Despite being marketed as indestructible, there is no truth to this claim about tungsten rings. It is not difficult to see why this may be a common misconception among many people. Tungsten, after all, is one of the hardest substances out there, and tungsten rings are definitely a lot more durable than other rings made of traditional metals like gold and silver.
Can my tungsten ring be cut?
The truth is because of its hardness, tungsten is brittle and can definitely be cut off, especially in case of a medical emergency.
It will take more than a regular wire cutter or hacksaw to do this, but fortunately, most hospitals and medical facilities are equipped with tools necessary to cut a tungsten ring. To cut a tungsten ring, the most effective tool is a rotary saw with a diamond coated blade.
However, simply cutting off a tungsten ring that you are still wearing on your finger might not be the best or safest method. In an emergency, hospitals usually use another tool — vice grip pliers — to crack and shatter your tungsten ring. With this method, you can be free of your tungsten ring in a matter of seconds.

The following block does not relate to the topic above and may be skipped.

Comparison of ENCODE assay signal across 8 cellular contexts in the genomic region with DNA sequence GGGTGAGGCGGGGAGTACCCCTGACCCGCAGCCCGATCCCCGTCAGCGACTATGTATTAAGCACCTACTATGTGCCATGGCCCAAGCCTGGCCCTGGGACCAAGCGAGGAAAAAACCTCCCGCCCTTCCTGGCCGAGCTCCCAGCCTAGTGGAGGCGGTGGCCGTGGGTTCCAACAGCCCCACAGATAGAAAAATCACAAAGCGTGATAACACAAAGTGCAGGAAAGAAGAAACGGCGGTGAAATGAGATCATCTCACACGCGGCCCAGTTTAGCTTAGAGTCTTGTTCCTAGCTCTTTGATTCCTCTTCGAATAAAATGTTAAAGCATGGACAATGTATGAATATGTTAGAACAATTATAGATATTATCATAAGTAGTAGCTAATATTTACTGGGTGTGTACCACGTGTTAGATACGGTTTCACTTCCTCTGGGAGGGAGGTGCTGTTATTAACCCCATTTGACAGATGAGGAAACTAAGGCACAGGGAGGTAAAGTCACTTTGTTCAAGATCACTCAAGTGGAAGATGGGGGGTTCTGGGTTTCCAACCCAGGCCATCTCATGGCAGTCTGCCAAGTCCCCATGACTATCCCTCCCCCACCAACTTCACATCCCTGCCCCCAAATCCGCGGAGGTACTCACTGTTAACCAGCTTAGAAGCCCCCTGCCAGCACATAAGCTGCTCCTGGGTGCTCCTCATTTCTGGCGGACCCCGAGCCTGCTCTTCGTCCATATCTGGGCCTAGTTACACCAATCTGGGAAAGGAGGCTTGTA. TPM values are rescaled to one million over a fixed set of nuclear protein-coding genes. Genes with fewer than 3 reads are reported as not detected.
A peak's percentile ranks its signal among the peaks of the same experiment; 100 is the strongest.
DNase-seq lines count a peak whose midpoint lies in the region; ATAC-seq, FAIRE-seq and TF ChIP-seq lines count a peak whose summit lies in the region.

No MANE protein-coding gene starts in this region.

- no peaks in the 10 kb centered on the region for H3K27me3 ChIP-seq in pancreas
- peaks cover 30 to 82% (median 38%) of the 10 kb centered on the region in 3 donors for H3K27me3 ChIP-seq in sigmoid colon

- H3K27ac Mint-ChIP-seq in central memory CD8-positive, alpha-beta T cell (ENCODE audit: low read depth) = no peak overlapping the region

Removing a tungsten ring
Vice grip pliers are used to cause fractures at different points of your tungsten ring, weakening its tensile strength, which allows it to fall from your finger once it breaks into several pieces.
To do this, first, the emergency responder will lock the vice grip, turning the knob on the handle to open the mouth so that it is larger than the ring’s outer diameter. Then, they will place the mouth of the vice grip around the ring and tighten it by turning the knob clockwise, turning it until the teeth grasp the ring tightly and securely.
Next, the emergency responder will press the tab on the inside of the handle to unlock the vice grip and release the ring. Then they will turn the knob 180 degrees clockwise, setting the mouth of the vice grip so that it is just about 1-2 millimeters from the outer diameter of the ring when it is locked again.
After this, they will place the vice grip around the ring, squeezing the handles until the tool locks. Your tungsten ring is brittle, not malleable, and it will not bend with the force. Instead, the force applied by the vice grip will cause your ring to crack, form fractures, and break into pieces.
If you had bought your ring from a reputable retailer that offers a lifetime warranty, don’t forget to keep the larger pieces of your tungsten ring and send it to them for a replacement.